Portland’s Green New Deal could add $2.5 million to the cost of renovating the Reiche Community School, although the school could be exempt from the requirements of the ordinance. Ben McCanna/Staff Photographer

The Green New Deal for Portland approved by voters this month could add as much as $6 million to three city school renovation projects already reduced in scope because of elevated construction costs.

The new costs would come largely from a requirement in the ordinance that projects must exceed the energy-efficiency standards currently spelled out in city building codes. School district officials must first determine, however, whether the square footage of the projects at Reiche, Longfellow and Presumpscot elementary schools surpass a threshold that triggers the requirements.

If they do, the Green New Deal could add $2 million to the Longfellow project, $1.5 million at Presumpscot and $2.5 million at Reiche. The total combined budget for the three projects is currently $48 million. All three were approved as part of a $64.3 million, four-school bond approved by voters in 2017 that also included Harrison Lyseth Elementary School, where renovations started in 2019 and are largely complete.

Last month, the district reduced the scope of the renovations and has been unable to make all the efficiency and system upgrades that were in the original plans because of rising construction costs that would have put them $41 million over budget.

The Green New Deal for Portland was approved by 59 percent of voters Nov. 3 and includes changes to the city’s green building codes, labor rules for city-funded projects and requirements for more affordable housing units in certain developments. Most city councilors and the mayor opposed the referendum, along with several nonprofit housing providers and developers. Two groups that are looking at building affordable housing in the Libbytown neighborhood said last week they are moving ahead with their project proposals but also anticipate financial impacts.

The new requirements state that all new construction or renovation projects to be owned or operated by the city that are 5,000 square feet or greater must comply with the higher energy efficiency standards. However, at a District Advisory Building Committee meeting last week, Mark Lee of Harriman Associates, the architect for the school projects, said it’s unclear whether the 5,000-square-foot threshold applies to the total square footage of the existing building and the renovation or just the renovation.


If it applies to just the renovations, it’s also unclear whether the energy upgrades must then be made to just the renovations or to existing areas as well.

Under one scenario – the ordinance applies to 5,000 square feet of renovations and the upgrades must be made throughout the building – Reiche would be exempt and the added costs of the Green New Deal would be reduced to $3.5 million for Longfellow and Presumpscot.

The Green New Deal could add $1.5 million to the cost of the Presumpscot Elementary School project. Ben McCanna/Staff Photographer

If energy upgrades only need to be made in the new areas at Longfellow and Presumpscot, which are over 5,000 square feet, the additional costs would not be significant, Lee said. The $6 million figure would come from energy upgrades in both new and existing areas of all three schools.

Aga Dixon, an attorney for Drummond Woodsum, the school district’s legal counsel, said at the meeting last week that whatever scenario is applicable will depend on how the city interprets the ordinance.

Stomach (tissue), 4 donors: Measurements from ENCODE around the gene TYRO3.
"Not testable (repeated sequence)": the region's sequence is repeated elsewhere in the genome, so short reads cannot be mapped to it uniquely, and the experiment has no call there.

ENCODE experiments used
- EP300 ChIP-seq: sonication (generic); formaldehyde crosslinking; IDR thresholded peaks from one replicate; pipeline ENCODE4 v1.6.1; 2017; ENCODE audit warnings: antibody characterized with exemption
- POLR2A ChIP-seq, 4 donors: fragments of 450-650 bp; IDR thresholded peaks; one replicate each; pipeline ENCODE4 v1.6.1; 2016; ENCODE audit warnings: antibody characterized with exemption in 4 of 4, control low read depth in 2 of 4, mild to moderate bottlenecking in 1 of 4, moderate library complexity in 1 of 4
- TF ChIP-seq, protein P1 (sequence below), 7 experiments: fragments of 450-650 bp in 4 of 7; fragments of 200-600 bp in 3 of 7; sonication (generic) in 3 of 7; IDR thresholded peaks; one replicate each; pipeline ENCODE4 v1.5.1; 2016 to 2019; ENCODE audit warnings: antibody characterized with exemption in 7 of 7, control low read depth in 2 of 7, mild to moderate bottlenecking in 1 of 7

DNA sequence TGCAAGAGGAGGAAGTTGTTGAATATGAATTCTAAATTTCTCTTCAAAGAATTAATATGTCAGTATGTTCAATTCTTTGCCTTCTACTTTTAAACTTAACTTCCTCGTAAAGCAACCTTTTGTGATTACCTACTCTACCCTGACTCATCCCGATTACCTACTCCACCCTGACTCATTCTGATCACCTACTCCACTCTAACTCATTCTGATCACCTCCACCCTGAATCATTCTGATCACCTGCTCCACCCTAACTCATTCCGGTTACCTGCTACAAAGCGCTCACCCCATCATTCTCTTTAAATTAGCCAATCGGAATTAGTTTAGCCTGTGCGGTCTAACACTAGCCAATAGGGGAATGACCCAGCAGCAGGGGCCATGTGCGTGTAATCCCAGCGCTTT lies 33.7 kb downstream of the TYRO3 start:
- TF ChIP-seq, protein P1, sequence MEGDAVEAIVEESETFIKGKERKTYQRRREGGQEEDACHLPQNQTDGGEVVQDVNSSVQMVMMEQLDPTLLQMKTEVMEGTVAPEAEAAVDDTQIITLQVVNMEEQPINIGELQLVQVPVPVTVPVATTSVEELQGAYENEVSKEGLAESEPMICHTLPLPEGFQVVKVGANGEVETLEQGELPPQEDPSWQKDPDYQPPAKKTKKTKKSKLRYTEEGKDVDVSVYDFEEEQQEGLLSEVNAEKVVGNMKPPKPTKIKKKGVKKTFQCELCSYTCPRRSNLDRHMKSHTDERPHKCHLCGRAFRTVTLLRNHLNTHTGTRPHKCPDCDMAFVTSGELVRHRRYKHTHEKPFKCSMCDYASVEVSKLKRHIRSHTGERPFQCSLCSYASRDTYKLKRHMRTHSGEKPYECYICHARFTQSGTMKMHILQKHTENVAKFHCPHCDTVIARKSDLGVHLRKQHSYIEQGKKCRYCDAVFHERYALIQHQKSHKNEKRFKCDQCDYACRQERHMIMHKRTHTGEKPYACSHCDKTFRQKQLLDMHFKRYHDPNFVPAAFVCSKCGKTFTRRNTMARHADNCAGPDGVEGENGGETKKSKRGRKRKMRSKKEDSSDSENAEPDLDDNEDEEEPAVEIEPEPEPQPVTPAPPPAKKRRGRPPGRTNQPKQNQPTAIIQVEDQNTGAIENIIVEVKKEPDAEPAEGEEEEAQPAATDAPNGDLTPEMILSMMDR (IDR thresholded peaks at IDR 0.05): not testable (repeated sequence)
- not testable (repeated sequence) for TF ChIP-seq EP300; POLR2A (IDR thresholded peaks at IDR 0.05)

“We can and we will make an argument that a reasonable interpretation is only to apply that to the new additions,” she said. “I think that’s a reasonable interpretation. But if historically the city has interpreted that differently, it will be quite challenging to overcome that barrier.”

Jessica Grondin, director of communications for the city, said in an email that staff are still analyzing the impact of the referendum and providing guidance to the City Council. As soon as guidance is ready, Grondin said it will be shared with the public.


Dixon also questioned the legal validity of language in the referendum referencing the “most recently published” energy efficiency standards established by the American Society of Heating, Refrigerating and Air-Conditioning Engineers, saying that typically an ordinance would be more clear about which version of a standard is to be adopted.

Renovating the Longfellow Elementary School could cost an additional $2 million under Portland’s Green New Deal. Ben McCanna/Staff Photographer

Working through the details of the ordinance and how it will impact the projects also is likely to delay the schedule. The district had been planning to put at least one of the projects out to bid next month, but that will now be pushed back at least several weeks, Lee said.

Superintendent Xavier Botana said at last week’s meeting that the district had asked the city to expedite the permitting process so the projects can get approved before the ordinance is scheduled to take effect in early December. It is unlikely that will happen.

The Green New Deal also includes labor requirements for contractors, including that they hire a certain percentage of their workforce as apprentices, that employees undergo OSHA training and that wage rates comply with state and local fair wage rates. While the apprenticeship requirement could limit contractors who want to bid on the projects, Botana said he does not anticipate significant cost impacts from the other labor requirements.

“We did talk about (the labor requirements) but it’s not something that’s part of a $6 million cost,” he said.

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